Skip Navigation
Main Menu
Kids skiing at Patrick Marsh. Photo credit: Ben Jones

Our Priority

Connect People With Nature

Twenty Minutes a Day in Nature

Even though the human brain is hard-wired to function in natural surroundings, our daily “screen time” continues to increase. Entertainment, socializing, education, health and fitness all have us interacting with our phones, computers and other devices. We are becoming an indoor society—and disconnecting from nature.

Fortunately, we can still reap the health benefits of a nature connection. Studies show even 20 minutes spent in a natural environment, three times a week, can significantly reduce the stress hormone cortisol in our bodies. Walking through a park or listening to birds can help lower blood pressure and increase energy levels. Even looking at greenspace through a window can be beneficial.

To maintain these health benefits, along with clean drinking water and nourishing food production, we must protect natural lands. Through land conservation, outreach and events, Groundswell helps people build deeper relationships with nature. Those connections lead to caring, and caring leads to protecting. One special place this happens is Patrick Marsh.

From wetland and wildlife preservation to school curriculum and sculpture, Patrick Marsh engages the community in many ways to build a healthier, nature-rich future for all. To learn more about this special place that is connecting communities with nature, click on the Story tab.

Coneflowers Are Not the Only Thing to Blossom at Patrick Marsh

Beyond the brick walls of a Sun Prairie middle school, you’ll find a world where prairie flowers and math lessons meet.

Seventh grade students helped Groundswell restore an 18-acre area of prairie at Patrick Marsh Wildlife Area, planting seeds in a precise grid. Cone flowers were not the only thing to blossom.

Teachers at Patrick Marsh Middle School connected the Groundswell prairie planting to geometry. They introduced the students to concepts of ratios and proportions, tied the planting to plots on a map and flew a drone so the students could get a bird’s eye view of the work.

“There are so many cool different aspects to that one experience,” said seventh grade teacher Vince Brandl. “It’s like a spiderweb, and as we connect everything, the more we see the additional connections that we can make.”

Patrick Marsh is a place where Groundswell helps people of all ages make connections with nature. Located on the Northeast side of Sun Prairie, the marsh includes parcels owned by the DNR, Groundswell and the City of Sun Prairie.

Groundswell has worked to expand and manage the protected area while serving as a catalyst to connect the community, including the nearby middle school, to the marsh.

“Groundswell has all these things happening, but they still check in with us,” Brandl said. “They ask us what we need or if they have an idea, they ask us what we think.”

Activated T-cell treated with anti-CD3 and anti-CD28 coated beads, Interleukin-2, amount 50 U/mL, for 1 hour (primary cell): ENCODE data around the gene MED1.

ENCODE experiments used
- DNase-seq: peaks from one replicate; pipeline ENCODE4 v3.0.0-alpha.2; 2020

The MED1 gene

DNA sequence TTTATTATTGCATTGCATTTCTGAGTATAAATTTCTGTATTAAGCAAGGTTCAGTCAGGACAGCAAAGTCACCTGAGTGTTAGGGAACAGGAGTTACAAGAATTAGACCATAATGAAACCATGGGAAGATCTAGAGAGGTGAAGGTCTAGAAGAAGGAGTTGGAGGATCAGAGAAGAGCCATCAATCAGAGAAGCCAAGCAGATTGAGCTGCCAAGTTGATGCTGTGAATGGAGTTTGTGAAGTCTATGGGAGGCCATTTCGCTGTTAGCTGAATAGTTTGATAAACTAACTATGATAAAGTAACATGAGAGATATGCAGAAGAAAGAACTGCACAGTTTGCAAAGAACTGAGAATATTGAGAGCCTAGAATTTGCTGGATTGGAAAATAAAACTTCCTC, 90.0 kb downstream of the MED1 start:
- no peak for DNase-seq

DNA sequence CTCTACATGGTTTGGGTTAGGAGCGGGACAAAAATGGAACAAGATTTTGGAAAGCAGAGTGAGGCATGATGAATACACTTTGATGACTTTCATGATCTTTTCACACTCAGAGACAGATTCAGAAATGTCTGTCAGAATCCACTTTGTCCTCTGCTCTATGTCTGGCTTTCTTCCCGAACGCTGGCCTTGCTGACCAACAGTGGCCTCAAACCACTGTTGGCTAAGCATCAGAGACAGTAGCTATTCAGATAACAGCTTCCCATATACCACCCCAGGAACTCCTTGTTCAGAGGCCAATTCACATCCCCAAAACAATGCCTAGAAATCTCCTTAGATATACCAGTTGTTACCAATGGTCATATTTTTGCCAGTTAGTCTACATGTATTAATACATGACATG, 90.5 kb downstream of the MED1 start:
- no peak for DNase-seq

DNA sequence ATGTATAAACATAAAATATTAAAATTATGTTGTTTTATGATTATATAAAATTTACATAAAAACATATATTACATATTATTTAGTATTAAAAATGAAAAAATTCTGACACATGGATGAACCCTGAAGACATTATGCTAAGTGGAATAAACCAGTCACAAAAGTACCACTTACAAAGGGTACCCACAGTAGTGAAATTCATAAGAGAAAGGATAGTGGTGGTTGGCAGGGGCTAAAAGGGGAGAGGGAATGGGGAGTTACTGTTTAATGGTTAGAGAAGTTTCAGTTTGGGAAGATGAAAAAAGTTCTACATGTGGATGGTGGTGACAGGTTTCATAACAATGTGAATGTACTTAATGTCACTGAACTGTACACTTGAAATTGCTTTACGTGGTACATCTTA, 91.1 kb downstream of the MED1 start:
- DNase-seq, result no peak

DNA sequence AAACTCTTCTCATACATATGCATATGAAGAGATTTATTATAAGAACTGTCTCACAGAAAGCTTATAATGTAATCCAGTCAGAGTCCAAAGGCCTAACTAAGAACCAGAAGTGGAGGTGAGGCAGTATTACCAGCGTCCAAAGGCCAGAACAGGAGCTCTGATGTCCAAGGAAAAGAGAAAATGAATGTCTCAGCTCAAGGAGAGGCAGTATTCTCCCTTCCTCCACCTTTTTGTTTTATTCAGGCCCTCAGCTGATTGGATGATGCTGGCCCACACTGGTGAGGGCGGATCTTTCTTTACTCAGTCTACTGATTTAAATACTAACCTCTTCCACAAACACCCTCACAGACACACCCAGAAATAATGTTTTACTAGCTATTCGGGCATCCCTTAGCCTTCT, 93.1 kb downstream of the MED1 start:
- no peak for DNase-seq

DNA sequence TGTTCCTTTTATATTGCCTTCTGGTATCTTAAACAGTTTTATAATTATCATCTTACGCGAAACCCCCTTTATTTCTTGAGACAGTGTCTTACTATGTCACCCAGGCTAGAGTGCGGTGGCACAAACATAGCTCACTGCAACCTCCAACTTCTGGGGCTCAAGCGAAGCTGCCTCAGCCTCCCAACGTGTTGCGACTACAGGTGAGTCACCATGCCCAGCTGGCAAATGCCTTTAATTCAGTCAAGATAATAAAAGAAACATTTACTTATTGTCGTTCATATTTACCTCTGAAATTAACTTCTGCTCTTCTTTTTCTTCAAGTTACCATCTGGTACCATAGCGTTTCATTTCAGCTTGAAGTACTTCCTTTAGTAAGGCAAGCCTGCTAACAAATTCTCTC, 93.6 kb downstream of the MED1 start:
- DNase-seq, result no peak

Trails at the marsh take visitors along the edge of Brazee Lake, and through areas of prairie and oak savanna. The trails are popular with birdwatchers, families and other who love the outdoors.

Groundswell regularly hosts community events and projects, including nature hikes that incorporate everything from pollinators to poetry. Children are a common sight in the marsh, especially when school is in session.

“I can take a 10-minute hike outside of our school with the kids and talk about prairie plants or erosion,” Brandl said. “In a 15-minute walk, we’re using microscopes or kids are bringing out their Chromebooks and taking pictures or creating journals. There’s no other school in our community that has this, and it’s right in our backyard.”

For years, Patrick Marsh Middle School has held an after school Discovery Club that provides an opportunity for children to learn about the plans and animals of the marsh. Each fall the school also holds “Marsh Madness of Learning” when middle school students create lessons about the marsh and then teach elementary students.

“We just stay back as adults and let the kids teach the kids,” Brandl said.

One year, it wasn’t possible for the children to gather, so a Groundswell staff member spoke to students live from the marsh via a video feed from his phone. The discussion touched on environmental careers and included a little more geometry. “How to make the slope of the trail at not too steep of an angle,” Brandl said.

Groundswell also recently unveiled a sculpture that it completed with the help of donors and the inspiration of students at Sun Prairie’s Prairie Phoenix Academy and Westside Elementary School. The interactive sculpture represents resilience, second chances, and personal and community growth. It’s in the shape of a phoenix and it rises from the earth.

Brandl said the middle school years are not easy for some students.

“Kids in middle school are often very down, especially when they are not moving.” Brandl said. “Getting outside, into the sunlight, brings some happiness. It brings learning back.”

Our Parks Preserves & Trails Projects

Open to the Public Hunting is Allowed
38 Projects (Alphabetized by Project Area)
Thanks to the generosity of three landowners, the Land Trust purchased this 53-acre property at a bargain price and then gave the property to the Village of Cross Plains as an addition to the Village's system of conservancy parks. The Land Trust retained a conservation easement on the property, ensuring that it would always remain open to the public in a natural state. This property is open to the public.